Those of a pseudo-scientific bent might characterize it as a recondite part of the Unconscious which is not understood by modern psychology… yet. In any case, the Tarot cards when properly used, unlock powers within your mind, which is the key to a successful divination – there is nothing superstitious about the cards by themselves.
However, no matter how you characterize the mechanics of how Tarot works – through good spirits, angels, manifestations of Divinity, Energies, psychological phenomena, etc – from the point of view of an overly dogmatic Christian, these are all “devils” or the work of Satan even if it is not true. It is unfruitful arguing with such people, so it’s often best to keep silent.
Source: Alex Sumner’s answer to A friend who’s stopped reading Tarot cards, has thrown them away and turned to the church, told me I should stop reading my tarot cards in my bedroom, and that it attracts spirits. Can I have a second opinion from an experienced tarot reader? – Quora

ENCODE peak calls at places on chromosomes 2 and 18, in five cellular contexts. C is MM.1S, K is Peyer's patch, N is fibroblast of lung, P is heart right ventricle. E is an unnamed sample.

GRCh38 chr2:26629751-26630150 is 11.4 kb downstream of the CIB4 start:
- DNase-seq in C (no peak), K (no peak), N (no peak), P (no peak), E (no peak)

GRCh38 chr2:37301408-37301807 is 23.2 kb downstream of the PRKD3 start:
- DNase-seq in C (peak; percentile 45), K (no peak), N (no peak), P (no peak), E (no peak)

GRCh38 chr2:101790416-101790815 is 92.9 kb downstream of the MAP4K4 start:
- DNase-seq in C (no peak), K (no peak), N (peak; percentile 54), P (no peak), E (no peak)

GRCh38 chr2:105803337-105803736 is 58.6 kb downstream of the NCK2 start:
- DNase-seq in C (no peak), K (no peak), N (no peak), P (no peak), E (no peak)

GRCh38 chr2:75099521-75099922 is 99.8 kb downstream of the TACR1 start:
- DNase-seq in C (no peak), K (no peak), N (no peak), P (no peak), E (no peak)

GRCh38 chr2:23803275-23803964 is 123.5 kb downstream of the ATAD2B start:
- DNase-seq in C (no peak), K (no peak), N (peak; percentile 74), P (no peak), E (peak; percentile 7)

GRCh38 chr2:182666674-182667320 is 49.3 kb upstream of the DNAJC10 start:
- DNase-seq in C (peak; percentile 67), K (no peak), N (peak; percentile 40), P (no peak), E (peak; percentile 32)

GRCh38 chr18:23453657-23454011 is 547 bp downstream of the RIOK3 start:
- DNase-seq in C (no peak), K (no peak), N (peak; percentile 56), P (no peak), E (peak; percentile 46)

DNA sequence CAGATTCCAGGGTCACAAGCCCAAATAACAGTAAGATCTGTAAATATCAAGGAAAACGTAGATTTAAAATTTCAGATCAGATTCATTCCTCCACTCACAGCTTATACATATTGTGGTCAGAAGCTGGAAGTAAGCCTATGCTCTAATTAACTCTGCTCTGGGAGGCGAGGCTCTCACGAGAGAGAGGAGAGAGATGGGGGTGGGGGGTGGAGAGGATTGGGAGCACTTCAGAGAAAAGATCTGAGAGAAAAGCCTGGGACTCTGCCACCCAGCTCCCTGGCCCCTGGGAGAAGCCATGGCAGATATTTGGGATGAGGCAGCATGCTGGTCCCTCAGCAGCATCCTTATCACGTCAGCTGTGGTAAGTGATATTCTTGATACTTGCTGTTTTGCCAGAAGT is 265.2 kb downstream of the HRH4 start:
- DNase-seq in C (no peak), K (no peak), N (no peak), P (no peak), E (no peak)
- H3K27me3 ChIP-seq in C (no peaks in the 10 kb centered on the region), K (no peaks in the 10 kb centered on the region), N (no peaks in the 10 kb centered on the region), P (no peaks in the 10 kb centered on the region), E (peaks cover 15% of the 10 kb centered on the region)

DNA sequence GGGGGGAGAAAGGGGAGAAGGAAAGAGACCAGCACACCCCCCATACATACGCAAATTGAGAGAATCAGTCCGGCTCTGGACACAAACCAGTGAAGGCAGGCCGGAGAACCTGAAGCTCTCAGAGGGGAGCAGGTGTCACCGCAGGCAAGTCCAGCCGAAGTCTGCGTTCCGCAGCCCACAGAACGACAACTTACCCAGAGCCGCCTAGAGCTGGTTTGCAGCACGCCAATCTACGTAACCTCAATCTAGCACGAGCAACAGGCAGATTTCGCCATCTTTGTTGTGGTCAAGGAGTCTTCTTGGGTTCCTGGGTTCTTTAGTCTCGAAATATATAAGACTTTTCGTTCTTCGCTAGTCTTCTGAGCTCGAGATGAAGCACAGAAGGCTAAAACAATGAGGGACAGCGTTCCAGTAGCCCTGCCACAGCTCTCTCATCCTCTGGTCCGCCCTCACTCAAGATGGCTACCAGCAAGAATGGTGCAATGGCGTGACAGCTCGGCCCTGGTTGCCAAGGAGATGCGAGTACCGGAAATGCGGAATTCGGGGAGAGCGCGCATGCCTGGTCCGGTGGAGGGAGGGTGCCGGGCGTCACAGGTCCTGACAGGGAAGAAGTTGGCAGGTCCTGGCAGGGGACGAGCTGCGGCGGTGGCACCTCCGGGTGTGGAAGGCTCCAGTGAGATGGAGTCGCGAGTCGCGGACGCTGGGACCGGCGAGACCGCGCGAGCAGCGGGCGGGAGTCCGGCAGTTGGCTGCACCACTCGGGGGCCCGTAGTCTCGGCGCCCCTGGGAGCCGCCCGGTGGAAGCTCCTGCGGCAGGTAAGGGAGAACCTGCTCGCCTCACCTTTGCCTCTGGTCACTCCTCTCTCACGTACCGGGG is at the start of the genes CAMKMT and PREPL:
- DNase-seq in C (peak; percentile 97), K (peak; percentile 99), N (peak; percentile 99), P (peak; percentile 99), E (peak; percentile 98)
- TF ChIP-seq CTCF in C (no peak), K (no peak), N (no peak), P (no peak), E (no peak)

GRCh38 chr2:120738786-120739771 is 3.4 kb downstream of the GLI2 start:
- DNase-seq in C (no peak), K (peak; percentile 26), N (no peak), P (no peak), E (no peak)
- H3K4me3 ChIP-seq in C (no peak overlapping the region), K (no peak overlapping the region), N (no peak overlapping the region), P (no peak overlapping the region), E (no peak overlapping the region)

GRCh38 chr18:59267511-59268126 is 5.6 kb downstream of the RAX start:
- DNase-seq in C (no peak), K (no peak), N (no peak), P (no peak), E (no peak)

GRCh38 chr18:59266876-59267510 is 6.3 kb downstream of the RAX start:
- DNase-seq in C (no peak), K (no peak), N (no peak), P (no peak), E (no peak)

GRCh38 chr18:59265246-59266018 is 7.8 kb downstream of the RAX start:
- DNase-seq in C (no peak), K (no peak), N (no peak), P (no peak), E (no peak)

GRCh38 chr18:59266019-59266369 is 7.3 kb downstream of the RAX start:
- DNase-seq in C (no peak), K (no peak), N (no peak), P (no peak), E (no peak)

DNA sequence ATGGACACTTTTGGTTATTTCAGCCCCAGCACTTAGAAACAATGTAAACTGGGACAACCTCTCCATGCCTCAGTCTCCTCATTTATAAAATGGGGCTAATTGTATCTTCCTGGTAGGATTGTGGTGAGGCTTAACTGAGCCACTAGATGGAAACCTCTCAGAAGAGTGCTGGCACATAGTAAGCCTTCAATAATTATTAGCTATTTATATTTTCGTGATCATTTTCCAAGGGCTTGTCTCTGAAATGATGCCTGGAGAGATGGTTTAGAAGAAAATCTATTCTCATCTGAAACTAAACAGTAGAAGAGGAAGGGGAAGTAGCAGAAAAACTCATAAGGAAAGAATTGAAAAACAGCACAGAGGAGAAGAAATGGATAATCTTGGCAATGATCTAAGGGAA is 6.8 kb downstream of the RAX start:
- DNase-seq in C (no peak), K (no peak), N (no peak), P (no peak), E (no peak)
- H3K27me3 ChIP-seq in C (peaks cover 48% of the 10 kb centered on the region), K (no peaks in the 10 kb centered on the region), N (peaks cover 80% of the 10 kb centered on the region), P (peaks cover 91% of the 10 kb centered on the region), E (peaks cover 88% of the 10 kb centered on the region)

(A2A) For simple questions I use a fifteen card layout, like this:
This is most appropriate for situations which can go one of two ways. The general principle is that in each set of three cards, the centre-card represents the main meaning, whilst the cards to either side influence how the first card is to be interpreted.
The cards on the right hand side indicate what is likely to happen if the Querent doesn’t attempt to change what he or she is doing, or intending to do. The cards on the left hand side indicates what will happen if he or she does change, or deliberately does something new. Moreover: the cards in the top-row represent the short-term future; whilst the cards on the bottom-row represent the long-term (i.e. what is likely to develop as a result of what happened in the top-row). Hence:
- Cards 3, 1, 2 – the present – now;